Australia’s first employee-led mutual wins AUS$47m contract

By on 19/03/2018 | Updated on 24/09/2020
An infant develops motor skills through play (Image courtesy: Cerebral Palsy Alliance Research Foundation).

Public servants in South Australia are setting up an independent, employee-led mutual organisation to provide government services, in the country’s first such project.

The organisation, which is staffed by former officials of the Government of South Australia, will deliver early intervention services for children with disabilities and developmental delays under the National Disability Insurance Scheme (NDIS).

The state government has won an AUS$47m (US$36m) contract from the Australian Government for early childhood and early intervention (ECEI) services, to be provided across South Australia. Launching this month, the scheme is part of a national roll-out of the NDIS.

Mutual benefits

The mutual has also struck an agreement with the National Disability Insurance Agency to become the community partner charged with delivering ECEI services, which target children  aged up to six years along with their families and carers.

Announcing the grant last month, the Australian government’s minister for social services Dan Tehan said: “The NDIS is expected to boost the South Australian economy by AUS$740m [US$570m) and bring more than 5,000 new jobs in disability services to the state. The number of people accessing support is expected to grow from 17,000 to 32,300”.

Minister for education and training Simon Birmingham said the creation of the South Australian employee-led mutual is an example of “the innovation and creativity required to deliver the NDIS”, which he described as “a world-first, ground-breaking scheme.”

Personalised service

Dan Tehan, minister for social services, Australian Government (Image courtesy: Department of Social Services, Australian Government.).

The state government said in a statement that the partnership aims to improve long-term outcomes for children with disabilities by helping them to receive the support they need in the way that they need it.

“The agreement also ensures that the highly-skilled allied health and support workforce, currently employed by the state government’s child and youth services [department], will continue delivering services to children with disability and developmental delay,” it said.

“The employee-led mutual will deliver services under a co-operative structure, with members of the organisation pivotal in the decision-making. It is expected that the ECEI grant agreement will create 50 full-time roles.”

Employee owned

Mutual organisations – which are owned by their employees and, sometimes, their customers – have long operated within many countries’ private and voluntary sectors. Under the model, staff and customers have a voice in developing strategy, oversee the organisation’s executives and share in any profits.

The idea of spinning out parts of the public sector as employee-owned mutuals able to bid for government business was recently championed in the UK by Francis Maude, the UK civil service minister 2010-2015. Maude argued that the model would improve morale and innovation, and about 100 public sector units and organisations became mutuals during his tenure. But take-up fell far short of his ambitions, and the project held up as the programme’s flagship – the civil service pension provider MyCSP – quickly suffered serious service failures. Although MyCSP is not a true mutual, its association with the programme led to reputational damage to the agenda. The current UK government has shown little interest in the subject.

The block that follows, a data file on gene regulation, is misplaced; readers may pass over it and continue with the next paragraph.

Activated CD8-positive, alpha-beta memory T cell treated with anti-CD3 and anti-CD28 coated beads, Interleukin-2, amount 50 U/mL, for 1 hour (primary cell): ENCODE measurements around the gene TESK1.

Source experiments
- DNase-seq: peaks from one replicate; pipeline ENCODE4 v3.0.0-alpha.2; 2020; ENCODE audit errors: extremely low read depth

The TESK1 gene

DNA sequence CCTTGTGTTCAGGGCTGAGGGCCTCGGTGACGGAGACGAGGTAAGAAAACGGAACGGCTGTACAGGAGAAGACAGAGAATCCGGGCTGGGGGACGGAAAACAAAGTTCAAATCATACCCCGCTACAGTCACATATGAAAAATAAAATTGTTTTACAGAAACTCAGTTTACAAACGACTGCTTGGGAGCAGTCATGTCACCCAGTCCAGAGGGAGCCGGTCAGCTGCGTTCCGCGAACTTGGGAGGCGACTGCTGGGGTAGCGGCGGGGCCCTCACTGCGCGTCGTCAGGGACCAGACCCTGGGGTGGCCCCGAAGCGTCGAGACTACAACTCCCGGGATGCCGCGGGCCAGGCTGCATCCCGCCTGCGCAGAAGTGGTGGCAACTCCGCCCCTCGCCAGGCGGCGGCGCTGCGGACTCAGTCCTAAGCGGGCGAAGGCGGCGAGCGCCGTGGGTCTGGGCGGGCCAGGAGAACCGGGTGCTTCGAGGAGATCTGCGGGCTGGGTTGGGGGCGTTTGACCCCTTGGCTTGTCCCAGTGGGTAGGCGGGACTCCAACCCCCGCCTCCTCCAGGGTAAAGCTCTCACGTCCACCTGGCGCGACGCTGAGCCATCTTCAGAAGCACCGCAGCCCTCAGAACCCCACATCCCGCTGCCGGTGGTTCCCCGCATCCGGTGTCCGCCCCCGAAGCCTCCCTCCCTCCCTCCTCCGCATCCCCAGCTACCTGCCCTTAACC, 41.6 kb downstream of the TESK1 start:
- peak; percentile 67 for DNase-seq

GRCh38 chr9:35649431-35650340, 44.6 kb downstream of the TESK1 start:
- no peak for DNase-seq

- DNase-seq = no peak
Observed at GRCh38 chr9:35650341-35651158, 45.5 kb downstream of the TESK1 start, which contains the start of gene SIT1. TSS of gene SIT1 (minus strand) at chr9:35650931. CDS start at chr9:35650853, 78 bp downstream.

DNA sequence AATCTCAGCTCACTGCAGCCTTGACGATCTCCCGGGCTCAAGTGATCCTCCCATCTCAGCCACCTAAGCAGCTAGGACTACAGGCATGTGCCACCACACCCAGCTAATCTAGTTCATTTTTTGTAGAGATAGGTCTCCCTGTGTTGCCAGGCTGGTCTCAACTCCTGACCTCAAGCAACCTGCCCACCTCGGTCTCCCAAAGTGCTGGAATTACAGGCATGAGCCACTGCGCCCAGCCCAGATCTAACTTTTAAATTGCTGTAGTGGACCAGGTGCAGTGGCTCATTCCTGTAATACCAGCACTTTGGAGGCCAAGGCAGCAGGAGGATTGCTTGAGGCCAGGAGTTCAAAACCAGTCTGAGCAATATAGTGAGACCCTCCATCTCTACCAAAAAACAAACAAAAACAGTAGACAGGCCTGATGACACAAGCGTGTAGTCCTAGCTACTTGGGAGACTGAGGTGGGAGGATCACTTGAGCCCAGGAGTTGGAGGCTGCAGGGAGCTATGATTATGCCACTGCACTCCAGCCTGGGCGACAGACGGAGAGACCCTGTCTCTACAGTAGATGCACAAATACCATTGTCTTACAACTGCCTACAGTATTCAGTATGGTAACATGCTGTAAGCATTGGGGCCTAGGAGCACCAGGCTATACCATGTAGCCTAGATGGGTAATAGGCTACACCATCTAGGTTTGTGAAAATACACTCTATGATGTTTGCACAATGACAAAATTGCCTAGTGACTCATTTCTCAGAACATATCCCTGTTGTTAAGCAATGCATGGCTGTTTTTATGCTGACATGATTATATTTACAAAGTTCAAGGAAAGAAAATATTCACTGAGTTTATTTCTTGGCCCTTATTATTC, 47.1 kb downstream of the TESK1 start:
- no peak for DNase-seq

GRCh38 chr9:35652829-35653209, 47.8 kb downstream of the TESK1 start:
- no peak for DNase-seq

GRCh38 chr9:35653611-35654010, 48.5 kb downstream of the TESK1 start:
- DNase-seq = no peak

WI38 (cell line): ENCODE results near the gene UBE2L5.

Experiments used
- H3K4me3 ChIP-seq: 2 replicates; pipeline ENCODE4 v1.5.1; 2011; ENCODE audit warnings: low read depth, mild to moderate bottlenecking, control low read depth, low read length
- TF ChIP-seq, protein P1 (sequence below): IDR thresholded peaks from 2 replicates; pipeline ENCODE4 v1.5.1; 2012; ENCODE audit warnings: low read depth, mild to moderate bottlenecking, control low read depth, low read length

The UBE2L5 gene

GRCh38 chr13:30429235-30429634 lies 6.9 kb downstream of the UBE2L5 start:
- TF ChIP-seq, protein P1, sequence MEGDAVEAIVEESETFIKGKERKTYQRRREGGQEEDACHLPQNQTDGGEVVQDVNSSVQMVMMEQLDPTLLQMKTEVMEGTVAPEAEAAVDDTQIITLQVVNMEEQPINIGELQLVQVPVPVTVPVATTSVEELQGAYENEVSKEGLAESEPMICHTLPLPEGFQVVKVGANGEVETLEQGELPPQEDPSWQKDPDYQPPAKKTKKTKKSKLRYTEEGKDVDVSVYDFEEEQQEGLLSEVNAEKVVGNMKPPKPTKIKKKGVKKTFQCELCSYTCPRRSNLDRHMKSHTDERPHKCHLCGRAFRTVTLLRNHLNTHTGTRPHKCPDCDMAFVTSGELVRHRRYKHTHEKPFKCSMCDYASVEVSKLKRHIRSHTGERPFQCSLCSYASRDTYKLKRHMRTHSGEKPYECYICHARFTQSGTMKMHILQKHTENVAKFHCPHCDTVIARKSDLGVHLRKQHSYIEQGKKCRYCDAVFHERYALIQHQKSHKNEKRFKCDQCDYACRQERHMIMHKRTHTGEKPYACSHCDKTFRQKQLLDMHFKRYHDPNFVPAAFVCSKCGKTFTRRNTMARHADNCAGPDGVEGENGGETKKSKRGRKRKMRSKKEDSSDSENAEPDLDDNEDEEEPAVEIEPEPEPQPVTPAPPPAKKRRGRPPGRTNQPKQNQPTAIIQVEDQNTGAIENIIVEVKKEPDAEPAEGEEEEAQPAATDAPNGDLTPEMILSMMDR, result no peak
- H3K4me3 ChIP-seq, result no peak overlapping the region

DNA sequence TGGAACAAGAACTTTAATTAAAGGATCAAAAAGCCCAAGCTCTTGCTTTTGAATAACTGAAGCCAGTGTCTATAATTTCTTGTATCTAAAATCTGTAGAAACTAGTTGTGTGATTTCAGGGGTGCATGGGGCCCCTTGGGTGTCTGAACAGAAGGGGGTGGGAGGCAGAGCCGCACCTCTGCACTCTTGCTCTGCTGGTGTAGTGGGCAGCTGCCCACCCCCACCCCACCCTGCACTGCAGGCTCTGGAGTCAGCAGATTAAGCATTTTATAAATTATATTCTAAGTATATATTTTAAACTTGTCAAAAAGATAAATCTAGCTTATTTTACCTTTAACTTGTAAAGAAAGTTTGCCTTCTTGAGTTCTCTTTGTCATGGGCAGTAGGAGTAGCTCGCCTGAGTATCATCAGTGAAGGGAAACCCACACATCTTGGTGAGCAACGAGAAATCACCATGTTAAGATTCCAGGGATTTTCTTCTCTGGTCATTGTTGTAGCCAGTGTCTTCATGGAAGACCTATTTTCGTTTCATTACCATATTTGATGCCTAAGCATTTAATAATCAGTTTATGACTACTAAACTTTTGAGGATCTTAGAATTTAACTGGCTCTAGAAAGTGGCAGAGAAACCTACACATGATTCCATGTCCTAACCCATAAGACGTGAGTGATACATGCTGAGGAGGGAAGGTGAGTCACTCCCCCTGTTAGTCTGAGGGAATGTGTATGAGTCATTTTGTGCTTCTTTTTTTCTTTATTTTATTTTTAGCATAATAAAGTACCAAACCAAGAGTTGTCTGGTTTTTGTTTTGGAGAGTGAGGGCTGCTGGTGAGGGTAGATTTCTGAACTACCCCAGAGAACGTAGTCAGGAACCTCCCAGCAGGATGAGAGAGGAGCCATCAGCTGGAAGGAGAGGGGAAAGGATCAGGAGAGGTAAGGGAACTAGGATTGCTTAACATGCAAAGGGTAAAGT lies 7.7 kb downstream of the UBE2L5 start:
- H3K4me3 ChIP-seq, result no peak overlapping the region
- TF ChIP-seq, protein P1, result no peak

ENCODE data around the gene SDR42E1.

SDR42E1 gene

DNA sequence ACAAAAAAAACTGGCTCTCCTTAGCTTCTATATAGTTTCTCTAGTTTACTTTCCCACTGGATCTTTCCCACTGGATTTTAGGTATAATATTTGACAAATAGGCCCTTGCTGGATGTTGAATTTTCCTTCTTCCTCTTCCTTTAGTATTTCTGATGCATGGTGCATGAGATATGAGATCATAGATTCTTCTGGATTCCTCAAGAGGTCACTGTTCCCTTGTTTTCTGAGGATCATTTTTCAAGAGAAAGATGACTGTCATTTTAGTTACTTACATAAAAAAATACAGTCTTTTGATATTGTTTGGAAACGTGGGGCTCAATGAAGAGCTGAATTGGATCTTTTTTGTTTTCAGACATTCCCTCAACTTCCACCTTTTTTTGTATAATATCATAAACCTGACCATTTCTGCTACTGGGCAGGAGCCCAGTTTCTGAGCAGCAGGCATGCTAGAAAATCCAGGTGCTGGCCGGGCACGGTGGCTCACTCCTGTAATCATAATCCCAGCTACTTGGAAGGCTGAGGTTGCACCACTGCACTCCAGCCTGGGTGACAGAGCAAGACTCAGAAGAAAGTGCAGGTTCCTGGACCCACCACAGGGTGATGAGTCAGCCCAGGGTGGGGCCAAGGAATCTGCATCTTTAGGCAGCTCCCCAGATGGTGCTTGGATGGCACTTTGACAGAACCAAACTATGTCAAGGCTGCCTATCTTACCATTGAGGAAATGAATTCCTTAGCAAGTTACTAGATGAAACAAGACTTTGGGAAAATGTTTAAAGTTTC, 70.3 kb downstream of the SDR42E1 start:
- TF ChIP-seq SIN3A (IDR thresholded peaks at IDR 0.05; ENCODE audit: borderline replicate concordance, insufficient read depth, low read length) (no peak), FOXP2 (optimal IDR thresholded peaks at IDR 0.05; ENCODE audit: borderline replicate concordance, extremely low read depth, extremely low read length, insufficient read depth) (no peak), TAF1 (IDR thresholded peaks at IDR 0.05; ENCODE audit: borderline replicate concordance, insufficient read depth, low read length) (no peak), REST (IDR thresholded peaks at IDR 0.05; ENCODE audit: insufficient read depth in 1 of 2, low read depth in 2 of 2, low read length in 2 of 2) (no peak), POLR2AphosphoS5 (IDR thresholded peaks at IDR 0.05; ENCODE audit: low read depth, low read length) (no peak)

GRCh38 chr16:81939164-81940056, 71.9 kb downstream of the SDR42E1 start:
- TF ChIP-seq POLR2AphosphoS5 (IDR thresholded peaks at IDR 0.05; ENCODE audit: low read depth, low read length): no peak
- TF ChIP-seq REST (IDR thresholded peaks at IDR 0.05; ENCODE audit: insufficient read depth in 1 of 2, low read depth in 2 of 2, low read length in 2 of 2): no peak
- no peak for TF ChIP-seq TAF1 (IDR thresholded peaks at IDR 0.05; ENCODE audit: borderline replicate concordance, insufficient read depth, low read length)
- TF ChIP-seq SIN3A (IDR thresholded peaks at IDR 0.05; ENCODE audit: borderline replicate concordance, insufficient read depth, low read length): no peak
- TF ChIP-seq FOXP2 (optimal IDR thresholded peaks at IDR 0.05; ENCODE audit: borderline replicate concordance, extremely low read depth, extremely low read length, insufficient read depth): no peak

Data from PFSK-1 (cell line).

The model does, however, represent an alternative to privatisation that may win greater support among staff, service users and the public. Melina Morrison, chief executive officer of The Business Council of Co-operatives and Mutuals, said: “The South Australian Government is to be congratulated for thinking outside the box and adopting the hybrid, mutual method of delivering these vital services, instead of going down the track of full privatisation.

“This truly innovative move marks the first time in Australia that a government has supported the establishment of an employee-owned social welfare business.”

This article has been edited to reflect comments by reader Duncan Wallace.

About Liz Heron

Liz Heron is a journalist based in London. She worked on daily newspapers for more than 16 years as an education correspondent, section editor and general news reporter. She was Education Editor of the South China Morning Post in Hong Kong and has contributed to a wide range of British media including The Independent, The Guardian and the BBC.

One Comment

  1. This is an excellent article but it needs to clarify that MyCSP (the civil service pension provider) was never a mutual. When it was created it was 40% owned by private investors, one quarter through an employee share trust and the remaining 35% held by the Government. The Government then sold 11% of its stake to the private investor (Equiniti) in late 2014 giving the private investor majority control, while the employee ownership arrangement remained the same at 25% . Its failures shouldn’t be understood as a failure of the mutual model.

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